| Evaluation Criteria|
The communication campaign seeks to inform or influence behaviour in measurable ways.
| 1. Written Report (90%)|
The main text of the written report includes the following:
| Research (25%)|
- Literature review
- Situation analysis
- Formative research
- Process and outcome evaluation
This section is assessed on (1) the soundness of research methodology, and (2) the comprehensiveness of a relevant
| Campaign Development (25%)|
- Problem definition
- Target audience selection
- Campaign goal and objectives
- Campaign strategies
- Key messages
This section is assessed on (1) the creativity and innovation of the strategy components, and (2) whether the campaign
decisions were guided by relevant theories and/or formative research results.
| Campaign Execution (20%)|
Campaign tactics, which can include but are not limited to:
- Media engagement (digital and/or traditional)
- On-the-ground engagement
- Collateral materials
This section is assessed on (1) the strategic selection and integration of campaign tactics to achieve the campaign
objectives, and (2) the creativity and innovation of tactics in support of campaign strategies.
| Campaign Implications (20%) |
- Campaign strengths and limitations
- Implications for communication practice
- Sustainability of the campaign
This section is assessed on (1) the thoroughness of discussion of campaign implications and (2) the critical evaluation of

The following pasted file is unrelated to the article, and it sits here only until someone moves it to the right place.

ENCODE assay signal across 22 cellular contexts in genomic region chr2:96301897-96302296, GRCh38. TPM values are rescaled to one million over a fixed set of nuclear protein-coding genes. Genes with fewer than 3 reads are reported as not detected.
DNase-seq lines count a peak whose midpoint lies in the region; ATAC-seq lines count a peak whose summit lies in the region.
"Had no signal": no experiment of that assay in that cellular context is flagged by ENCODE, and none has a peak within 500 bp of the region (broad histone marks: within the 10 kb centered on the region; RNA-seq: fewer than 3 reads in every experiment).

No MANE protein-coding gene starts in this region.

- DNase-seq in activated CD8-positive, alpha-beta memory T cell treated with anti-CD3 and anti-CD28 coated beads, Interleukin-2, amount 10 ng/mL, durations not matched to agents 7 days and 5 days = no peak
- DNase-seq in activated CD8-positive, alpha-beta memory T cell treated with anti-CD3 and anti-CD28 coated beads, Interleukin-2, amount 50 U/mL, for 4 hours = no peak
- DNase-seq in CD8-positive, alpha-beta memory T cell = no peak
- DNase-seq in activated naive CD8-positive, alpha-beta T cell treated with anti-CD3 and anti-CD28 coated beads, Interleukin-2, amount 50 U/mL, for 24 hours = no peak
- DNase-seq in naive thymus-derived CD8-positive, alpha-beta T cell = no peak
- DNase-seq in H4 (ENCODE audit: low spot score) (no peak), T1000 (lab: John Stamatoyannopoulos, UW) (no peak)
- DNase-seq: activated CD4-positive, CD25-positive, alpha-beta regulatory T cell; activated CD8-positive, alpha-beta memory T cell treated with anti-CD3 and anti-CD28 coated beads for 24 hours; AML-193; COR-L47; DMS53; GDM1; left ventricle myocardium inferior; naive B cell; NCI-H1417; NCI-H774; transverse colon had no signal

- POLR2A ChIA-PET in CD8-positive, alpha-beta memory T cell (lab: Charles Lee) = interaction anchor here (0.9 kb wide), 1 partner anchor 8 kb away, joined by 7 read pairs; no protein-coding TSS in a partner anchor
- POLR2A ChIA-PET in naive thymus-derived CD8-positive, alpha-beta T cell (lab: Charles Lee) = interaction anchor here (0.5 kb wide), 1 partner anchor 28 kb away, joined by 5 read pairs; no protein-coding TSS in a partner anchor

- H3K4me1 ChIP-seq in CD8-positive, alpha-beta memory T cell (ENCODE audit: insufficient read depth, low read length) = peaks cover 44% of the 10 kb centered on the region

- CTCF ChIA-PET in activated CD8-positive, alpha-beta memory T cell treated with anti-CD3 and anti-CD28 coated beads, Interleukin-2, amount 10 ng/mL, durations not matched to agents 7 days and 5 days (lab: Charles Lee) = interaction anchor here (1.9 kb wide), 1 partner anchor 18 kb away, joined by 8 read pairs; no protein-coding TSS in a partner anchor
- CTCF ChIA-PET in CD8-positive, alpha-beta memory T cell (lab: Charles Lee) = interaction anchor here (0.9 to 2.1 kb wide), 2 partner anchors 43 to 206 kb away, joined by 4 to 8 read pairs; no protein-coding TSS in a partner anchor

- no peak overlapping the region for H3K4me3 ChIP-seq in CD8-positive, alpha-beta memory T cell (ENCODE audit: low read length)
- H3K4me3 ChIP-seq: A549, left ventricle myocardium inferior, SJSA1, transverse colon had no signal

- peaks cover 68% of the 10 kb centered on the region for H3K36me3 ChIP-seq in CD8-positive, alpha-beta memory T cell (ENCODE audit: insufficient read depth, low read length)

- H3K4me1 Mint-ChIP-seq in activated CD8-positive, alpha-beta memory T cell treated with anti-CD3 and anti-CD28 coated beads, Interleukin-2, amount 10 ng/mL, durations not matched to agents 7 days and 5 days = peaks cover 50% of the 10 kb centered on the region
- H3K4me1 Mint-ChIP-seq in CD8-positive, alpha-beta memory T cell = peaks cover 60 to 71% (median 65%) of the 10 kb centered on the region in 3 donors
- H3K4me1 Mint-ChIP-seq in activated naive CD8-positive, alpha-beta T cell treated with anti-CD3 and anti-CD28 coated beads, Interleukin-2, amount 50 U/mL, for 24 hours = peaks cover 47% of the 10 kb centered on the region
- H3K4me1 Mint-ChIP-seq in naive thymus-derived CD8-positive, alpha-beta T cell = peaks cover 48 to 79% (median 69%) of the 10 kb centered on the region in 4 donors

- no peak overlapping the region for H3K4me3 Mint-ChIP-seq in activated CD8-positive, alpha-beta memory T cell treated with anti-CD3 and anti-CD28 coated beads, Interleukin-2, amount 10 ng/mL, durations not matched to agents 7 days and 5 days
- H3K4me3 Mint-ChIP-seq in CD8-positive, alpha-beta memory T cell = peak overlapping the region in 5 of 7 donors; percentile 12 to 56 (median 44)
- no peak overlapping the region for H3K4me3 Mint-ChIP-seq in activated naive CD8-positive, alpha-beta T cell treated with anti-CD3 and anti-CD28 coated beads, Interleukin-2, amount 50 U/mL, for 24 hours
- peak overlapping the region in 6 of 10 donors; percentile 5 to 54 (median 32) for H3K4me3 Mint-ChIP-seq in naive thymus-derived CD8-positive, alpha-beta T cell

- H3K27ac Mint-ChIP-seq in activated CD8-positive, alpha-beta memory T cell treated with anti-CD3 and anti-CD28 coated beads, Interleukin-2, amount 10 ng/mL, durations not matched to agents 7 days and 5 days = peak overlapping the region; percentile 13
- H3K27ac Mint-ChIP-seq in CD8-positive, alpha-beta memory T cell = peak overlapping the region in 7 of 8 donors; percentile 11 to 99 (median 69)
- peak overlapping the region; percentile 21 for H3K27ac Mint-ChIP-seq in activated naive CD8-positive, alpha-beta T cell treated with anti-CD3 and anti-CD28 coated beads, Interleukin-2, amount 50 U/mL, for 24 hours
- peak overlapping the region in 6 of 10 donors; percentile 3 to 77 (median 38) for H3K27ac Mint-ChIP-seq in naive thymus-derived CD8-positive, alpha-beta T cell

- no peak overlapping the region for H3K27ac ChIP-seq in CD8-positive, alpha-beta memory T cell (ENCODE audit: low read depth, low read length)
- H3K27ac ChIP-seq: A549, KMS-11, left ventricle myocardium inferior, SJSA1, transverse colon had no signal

| 2. Oral Presentation (10%)|
Students briefly summarise their project, discuss implications, and allow ample time to answer questions.
| Additional note on FYP campaigns: |
| In meetings conducted in recent academic years, FYP supervisors and faculty administrators endorsed the following: |
- A typical FYP campaign is a public communication campaign. A definition follows: "Public
communication campaigns can be defined as purposive attempts to inform or influence behaviors in large audiences
within a specified time period using an organised set of communication activities and featuring an array of
mediated messages in multiple channels generally to produce non-commercial benefits to individuals and
society" (Rice & Atkin, 2013, emphasis added).
- FYP campaigns need not be for social cause, but have traditionally had a non-profit orientation. Campaigns have not
been commercial, but sometimes have commercial organisations as clients. For example, promoting the launch of a
brand of shoes has been outside of the scope of the WKWSCI FYP campaign, but a campaign to help kids find shoes
that fit, with particular brand as a client, is within the scope. Exceptions require discussion with the FYP supervisor and
administrators of the undergraduate programme.
- Theoretical perspectives guide campaign strategies.
- When use of campaign channels is evaluated, there is no preference either for mainstream media coverage or social
media reach, but for choices that are appropriate to meet the campaign objectives.
- There can be trade-offs between the scope of the project and the depth. If scope is small (e.g., a project targets one
school), depth may make the project stronger (e.g., sustained engagement to assure that objectives are met, or
experimentation with multiple strategies).